Hey, wait a minute...is that a St. Paul slam?
Wayne also had a riff about the "political correctness" of rechristening "illegal aliens" as "undocumented workers."
"Pretty soon, we'll call burglars 'unwelcome house guests'."
If you ask the GOP delegates, the honor of the most memorable convention speech may well go to California Gov. Arnold Schwarzenegger_ at least until President Bush's speech tonight, of course. But here in the media village on Wednesday, the gossip focused in another direction: the cringe-worthy speech Tuesday evening by the Bush twins.
It's gotta be tough to be a college-aged kid, and deliver a speech to a huge crowd and a national TV audience. They were certainly trying to be funny. And they probably didn't write their own material. But still, their talk leaned so heavily on the clueless-rich-girl stereotype that it was all the buzz within the convention media hothouse.
Jenna Bush: "Our parents always encouraged us to be independent, and to dream big. We've spent a lot of time at the White House, so when we showed up for work the first day, we thought we had it all figured out. But, apparently, my Dad already has a chief of staff ...named Andy."
Barbara Bush: "When your Dad's a Republican and you go to Yale, you learn to stand up for yourself. So I knew I wasn't quite ready to be President - but No. 2 sounded good - who is this man they call Dick Cheney?"
The New York Times quoted a Democratic gag writer, Mark Katz: "The only way the speech could have been more lame was if they had been triplets."
Wednesday, September 01, 2004
There's an old joke in Washington that the most dangerous place to be is between a politician and a TV camera. That seems to be true in New York, too.
Inexplicably, the Pioneer Press' assigned seat in Madison Square Garden is right next to CNN's booth. On Wednesday night I was headed to hear Vice President Dick Cheney's speech when I noticed a clot of people around my seat. I was about to worm my way through, when a young staffer whispered to me, "Is Larry King in your way?"
Oh. Why yes, he is. And so was Sen. John McCain. And Sen. George Mitchell. When I finally reached my chair, I had to do an excuse-me to Mrs. McCain and Judy Woodruff.
The parade continued. Senate Majority Leader Bill Frist came by and sat at the next chair, waiting to appear on Larry King Live. Frist, a former heart surgeon, laughed when King, a former heart patient, yelled down to him, "Bill! Stay around in case I get sick."
Then somebody else bumped me. It was Jeff Greenfield. I may emerge from this convention with a few bruises, but at least they're celebrity bruises.
Maybe tomorrow, I'll just camp out in my chair and shag quotes from whoever wanders by.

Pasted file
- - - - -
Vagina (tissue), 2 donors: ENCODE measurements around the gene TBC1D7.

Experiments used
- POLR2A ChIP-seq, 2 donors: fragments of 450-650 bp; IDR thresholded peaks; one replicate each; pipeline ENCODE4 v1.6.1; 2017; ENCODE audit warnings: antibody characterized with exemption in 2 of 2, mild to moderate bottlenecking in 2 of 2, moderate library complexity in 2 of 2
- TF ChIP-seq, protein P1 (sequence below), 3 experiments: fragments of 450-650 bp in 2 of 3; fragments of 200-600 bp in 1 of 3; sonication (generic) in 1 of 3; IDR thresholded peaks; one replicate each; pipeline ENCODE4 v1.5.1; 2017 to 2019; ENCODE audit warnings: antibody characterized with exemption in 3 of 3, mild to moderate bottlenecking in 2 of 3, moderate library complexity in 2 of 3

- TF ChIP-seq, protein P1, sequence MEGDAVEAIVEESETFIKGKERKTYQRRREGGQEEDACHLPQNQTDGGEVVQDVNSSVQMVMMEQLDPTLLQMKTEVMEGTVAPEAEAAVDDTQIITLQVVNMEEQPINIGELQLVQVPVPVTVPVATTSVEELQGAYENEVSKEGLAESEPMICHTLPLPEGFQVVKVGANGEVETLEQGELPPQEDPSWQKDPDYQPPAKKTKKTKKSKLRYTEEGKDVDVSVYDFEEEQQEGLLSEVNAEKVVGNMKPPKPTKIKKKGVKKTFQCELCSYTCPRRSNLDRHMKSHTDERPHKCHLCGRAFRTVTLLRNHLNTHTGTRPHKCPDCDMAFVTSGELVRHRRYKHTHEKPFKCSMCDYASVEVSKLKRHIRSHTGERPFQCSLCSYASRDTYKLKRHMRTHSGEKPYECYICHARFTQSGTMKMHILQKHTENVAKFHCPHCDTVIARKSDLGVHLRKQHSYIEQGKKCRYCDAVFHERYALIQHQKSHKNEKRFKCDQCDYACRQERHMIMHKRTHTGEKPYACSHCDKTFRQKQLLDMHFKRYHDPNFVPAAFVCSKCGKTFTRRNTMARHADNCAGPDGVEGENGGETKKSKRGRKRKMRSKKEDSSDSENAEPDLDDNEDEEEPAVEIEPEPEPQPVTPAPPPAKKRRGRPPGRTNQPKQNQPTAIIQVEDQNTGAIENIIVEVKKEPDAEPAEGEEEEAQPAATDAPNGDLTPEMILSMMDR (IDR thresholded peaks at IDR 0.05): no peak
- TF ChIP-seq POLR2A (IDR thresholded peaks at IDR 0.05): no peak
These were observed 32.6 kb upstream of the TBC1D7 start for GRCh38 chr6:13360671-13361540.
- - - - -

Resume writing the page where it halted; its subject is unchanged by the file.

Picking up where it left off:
Minnesota reporters here, including yours truly, have noted that this marks Norm Coleman's return to his native New York. Coleman was raised in Brooklyn -- which is a huge place, with more than 2 million people -- in the Flatbush-Midwood area. In his day, this was a mixed Jewish/Italian/Irish neighborhood.
"It's where Woody Allen grew up, it's where Ruth Bader Ginsberg is from," Coleman said. Not to mention fellow U.S. Senator Chuck Schumer. "Our neighbors were Camperelli, Charicanuto, Colavito -- so Coleman fit right in," he joked.
But that was decades ago. I called the Brooklyn Historical Society, for a quick tutorial about the long evolution of Brooklyn's Midwood area. A very nice historian there, Marilyn Pettit, talked about Brooklyn's ever-changing ethnic mix. Way back when, Brooklyn was a heavily Protestant area, and later, heavily Catholic. When Coleman was growing up, it was heavily Jewish.
"When I moved to Brooklyn in '68, they said there were more Jews in Brooklyn than there were in Israel," Pettit remembered. "I don't know what the percentage is now, but the black percentage is rising, the Jewish population is declining."
"Now that neighborhood is full of West Indian immigrants, people from the Caribbean," she said."It's still pretty middle class, it's just different, culturally different, racially different, even religiously different."
What has also changed, however, was the unity of a neighborhood where everyone was pretty much the same. Back in the 1950s, Pettit said, "Even though it was ethno-culturally diverse, they were all sort of at the same economic level. There weren't the great variation between rich and poor, so everyone went to the same public schools, and played ball together, and knew everyone in the neighborhood. . . Whereas if you were born in Cambodia or Vietnam, and find yourself in Corpus Christi, Texas, you know you're different, you feel you're different just walking down the street. . . Midwood was a place of a lot of shared values."
Pettit concluded with a homecoming offer for Coleman: "Tell him he has an open invitation from the Brooklyn Historical Society to see us, this week or anytime."